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Archive for June, 2018

A ‘sit spot’ is a place outdoors that you go to on a regular basis and sit quietly—at least three, preferably more, days every week. The idea, as taught by Jon Young author of What the Robin Knows , is to be in this spot often enough that the birds and animals get habituated to your presence and carry on around you, rather than fly/run off because of you. With time, you are able to create a new understanding and deeper relationship with the animals and plants in that space of land. I have tried a few places as my sit spot, but never stuck to any one in particular.

This morning I am on the deck with my computer on my lap, so I can be outside while working. It’s been about 14 years that I’ve been doing this. What I’ve seen here has made its way into many an essay, as my seat is directly between a favorite tree of the local birds and the sunflower seed feeder. I have birds fly so close as to almost hit me in the head—Tufted Titmouse, Goldfinch, and most often Chickadees who are not particularly concerned with humans anyway. One Chickadee even landed on the back of the chair I was sitting in. Another time one flew into the screen on the door and was knocked out cold, so I picked him up, gave him some Reiki and off he flew. Hummingbirds have hummed in my ear. Chipmunks have eaten from my hand. The other day a Mourning Dove landed on the railing and looked me in the eye while singing her song of mourn. I’ve watched Robins feed their young and Phoebes fly for their first time. I’ve also watched Deer graze, Fox trot, Hawks soar, Bats echolocate and Owls observe. Last year there was a nest of Ravens close by and one baby talked nonstop, seriously nonstop. This morning I saw an Indigo Bunting in the apple tree. According to “On This Day” on Facebook, a couple years ago I saw an Oriole in the same tree and captured it in a photo that made the cover of The Healing Springs Journal. A couple mornings ago there was a black squirrel underneath the bird feeder. That’s right, a black squirrel. The beauty of this creature truly caught my interest. We’ve had black squirrels in the past, but I haven’t seen one in a couple years. According to the Internet, the estimation is a black squirrel happens 1 in every 100,000 squirrels. It is not a new species but an eastern grey squirrel that expresses an unusual amount of black pigment, or melanin. Oh lovely, a Blue Heron is now flying overhead. My sightings could go on and on. They are what make life enjoyable for me, so my eyes and senses are keenly attuned to seeing them.

Our culture places great value on goals—defining, working on and then reaching them. It had been a goal of mine to find a sit spot. As I said earlier, I never stuck with any one location (and it has to be the same place over and over.) This lack of follow through had at times disappointed me. As I reminisce over all that I’ve seen from right here on the porch, it’s obvious that I’ve had a sit spot all along—the deck, yet hadn’t named it as such. Our goal seeking sometimes distracts us from what we already have available to us. This can happen in our self-improvement, while we search for ways to become ‘better’, overlooking what awesomeness we already are. A similar idea is exploring a city or country far from home without ever having done the same in the locations we live. Or telling our dogs how to behave, without observing what they are already doing that is perfect. Or, reading about bird behavior in a book, without paying attention to what the birds are doing right next to us. My point ultimately is that sometimes we miss the obvious when focused on a goal or end result. For instance, I had thought it necessary to find a sit spot somewhere else, missing the fact that almost every day I sat on my porch observing tons of wildlife behavior.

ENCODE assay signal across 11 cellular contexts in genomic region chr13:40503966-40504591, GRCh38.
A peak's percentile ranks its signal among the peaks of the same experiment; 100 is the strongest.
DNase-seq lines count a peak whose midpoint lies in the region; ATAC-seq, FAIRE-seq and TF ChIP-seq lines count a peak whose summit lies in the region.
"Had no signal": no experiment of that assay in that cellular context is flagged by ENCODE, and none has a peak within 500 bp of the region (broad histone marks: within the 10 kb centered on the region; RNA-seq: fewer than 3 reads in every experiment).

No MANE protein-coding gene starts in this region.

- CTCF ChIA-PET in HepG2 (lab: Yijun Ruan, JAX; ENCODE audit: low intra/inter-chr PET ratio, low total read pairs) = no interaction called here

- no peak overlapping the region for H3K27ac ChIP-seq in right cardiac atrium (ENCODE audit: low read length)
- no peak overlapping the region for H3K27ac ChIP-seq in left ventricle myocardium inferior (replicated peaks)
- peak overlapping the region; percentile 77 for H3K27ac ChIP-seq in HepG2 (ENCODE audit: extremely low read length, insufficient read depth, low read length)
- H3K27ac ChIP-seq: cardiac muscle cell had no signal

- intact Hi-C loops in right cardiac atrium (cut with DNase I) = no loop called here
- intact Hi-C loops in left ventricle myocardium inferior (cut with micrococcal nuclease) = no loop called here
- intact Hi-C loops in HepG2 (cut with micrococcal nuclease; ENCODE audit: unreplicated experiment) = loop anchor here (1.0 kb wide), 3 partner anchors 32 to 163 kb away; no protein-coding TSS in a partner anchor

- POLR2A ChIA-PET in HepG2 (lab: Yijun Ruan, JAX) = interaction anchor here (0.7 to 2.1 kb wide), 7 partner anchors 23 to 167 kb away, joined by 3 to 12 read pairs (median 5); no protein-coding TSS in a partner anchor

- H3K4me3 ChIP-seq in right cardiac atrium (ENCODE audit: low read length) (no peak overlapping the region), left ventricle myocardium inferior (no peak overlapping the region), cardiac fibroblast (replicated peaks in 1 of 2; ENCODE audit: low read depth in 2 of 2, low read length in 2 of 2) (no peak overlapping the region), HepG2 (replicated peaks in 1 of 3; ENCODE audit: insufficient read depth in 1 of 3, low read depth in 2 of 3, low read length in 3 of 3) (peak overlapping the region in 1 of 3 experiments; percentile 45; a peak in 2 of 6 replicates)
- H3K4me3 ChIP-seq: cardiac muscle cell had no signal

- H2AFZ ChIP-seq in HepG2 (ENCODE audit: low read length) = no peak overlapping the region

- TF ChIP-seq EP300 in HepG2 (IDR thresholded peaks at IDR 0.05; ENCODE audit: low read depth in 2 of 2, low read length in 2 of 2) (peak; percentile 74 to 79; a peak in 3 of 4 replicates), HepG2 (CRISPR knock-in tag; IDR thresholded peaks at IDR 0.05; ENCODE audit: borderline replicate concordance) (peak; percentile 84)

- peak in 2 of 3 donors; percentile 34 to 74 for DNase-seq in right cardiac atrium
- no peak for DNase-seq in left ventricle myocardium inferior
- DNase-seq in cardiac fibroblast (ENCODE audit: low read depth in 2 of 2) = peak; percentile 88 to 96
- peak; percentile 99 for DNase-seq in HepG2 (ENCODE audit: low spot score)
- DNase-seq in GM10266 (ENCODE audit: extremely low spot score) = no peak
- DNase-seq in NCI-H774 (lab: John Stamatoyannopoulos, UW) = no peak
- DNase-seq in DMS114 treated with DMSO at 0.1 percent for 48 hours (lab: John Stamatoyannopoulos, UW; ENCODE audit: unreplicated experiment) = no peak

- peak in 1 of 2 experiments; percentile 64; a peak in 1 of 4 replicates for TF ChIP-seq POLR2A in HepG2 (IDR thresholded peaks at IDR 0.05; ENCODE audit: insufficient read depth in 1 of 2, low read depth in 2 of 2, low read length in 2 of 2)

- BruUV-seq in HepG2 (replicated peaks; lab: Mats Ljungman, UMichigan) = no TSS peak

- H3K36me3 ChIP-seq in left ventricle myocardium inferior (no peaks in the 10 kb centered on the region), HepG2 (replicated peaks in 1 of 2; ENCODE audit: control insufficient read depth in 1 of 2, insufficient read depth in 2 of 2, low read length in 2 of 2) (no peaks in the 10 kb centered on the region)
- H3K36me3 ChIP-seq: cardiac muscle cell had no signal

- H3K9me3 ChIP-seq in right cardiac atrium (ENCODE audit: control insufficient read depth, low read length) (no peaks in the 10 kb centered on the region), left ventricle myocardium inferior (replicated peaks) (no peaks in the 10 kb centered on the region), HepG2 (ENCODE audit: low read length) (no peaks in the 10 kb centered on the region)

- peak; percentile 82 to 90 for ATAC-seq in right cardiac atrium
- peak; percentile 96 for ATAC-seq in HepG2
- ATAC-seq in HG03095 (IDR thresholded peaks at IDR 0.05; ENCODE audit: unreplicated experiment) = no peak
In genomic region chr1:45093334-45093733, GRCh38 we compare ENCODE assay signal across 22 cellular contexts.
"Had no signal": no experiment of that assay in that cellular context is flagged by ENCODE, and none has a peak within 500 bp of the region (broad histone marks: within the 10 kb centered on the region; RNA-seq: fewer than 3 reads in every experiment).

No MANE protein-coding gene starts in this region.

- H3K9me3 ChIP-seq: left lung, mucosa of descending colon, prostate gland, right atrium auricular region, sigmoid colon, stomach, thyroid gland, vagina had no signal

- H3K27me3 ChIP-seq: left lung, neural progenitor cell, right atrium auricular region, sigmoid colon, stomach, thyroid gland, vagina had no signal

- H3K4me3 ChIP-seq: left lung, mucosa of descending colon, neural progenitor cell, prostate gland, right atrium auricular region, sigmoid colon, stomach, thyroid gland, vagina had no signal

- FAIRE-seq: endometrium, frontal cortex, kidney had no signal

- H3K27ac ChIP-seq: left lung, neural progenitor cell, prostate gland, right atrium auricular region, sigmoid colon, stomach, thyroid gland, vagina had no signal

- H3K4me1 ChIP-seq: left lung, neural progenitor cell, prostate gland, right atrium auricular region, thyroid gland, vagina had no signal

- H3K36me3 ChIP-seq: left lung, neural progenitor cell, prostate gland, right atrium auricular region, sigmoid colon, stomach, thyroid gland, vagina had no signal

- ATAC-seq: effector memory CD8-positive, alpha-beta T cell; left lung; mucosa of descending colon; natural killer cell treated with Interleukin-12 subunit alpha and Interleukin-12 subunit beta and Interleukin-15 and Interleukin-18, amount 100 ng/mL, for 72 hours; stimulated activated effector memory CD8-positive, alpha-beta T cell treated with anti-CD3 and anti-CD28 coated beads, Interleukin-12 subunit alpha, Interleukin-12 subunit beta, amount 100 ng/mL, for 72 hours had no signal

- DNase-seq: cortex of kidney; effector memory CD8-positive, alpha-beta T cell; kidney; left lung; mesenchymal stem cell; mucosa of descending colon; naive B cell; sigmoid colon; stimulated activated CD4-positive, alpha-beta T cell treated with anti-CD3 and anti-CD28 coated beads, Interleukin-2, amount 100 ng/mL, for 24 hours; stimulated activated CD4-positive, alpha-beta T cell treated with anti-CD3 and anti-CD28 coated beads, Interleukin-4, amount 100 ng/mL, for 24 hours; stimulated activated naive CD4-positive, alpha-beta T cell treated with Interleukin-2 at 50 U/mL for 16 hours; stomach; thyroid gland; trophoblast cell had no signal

In what areas of your life are you searching for better, when something unnamed, yet just as satisfying, is already in your daily living? Most likely you’ll find the answer in the areas of your greatest disappointment or dissatisfaction. It is often in these places where we miss what is already there. Perhaps the Gods of Disappointment have sense of humor or maybe it’s that we are often disappointed when we have attached to a specific, and often romantic, result and hence are looking only for a certain scenario. Remember to keep your mind exceptionally open, for its necessary to see the old with new eyes. Once you’ve seen it, keep the awareness close to your heart, knowing we are always provided for.

A caveat if you are interested in finding your own sit spot; the kind of peace experienced by simply watching the world around us tends to wane motivation for the priorities of modern life. You may end up following the words of the poet Mary Oliver in her poem The Lark; “…Squander the day, but save the soul…” Doing so is contrary to the messages we receive regularly from outside, which say ‘buy this’ ‘do more’ ‘be better.’ And yet, the modern world could use people that have genuine peace at their core. Or as the Dalai Lama says “The planet does not need more successful people. The planet desperately needs more peacemakers, healers, restorers, storytellers and lovers of all kinds.” So, go, find your peace in whatever way you can—a sit spot or dancing with friends. How doesn’t matter, that you bring peace to the world does.

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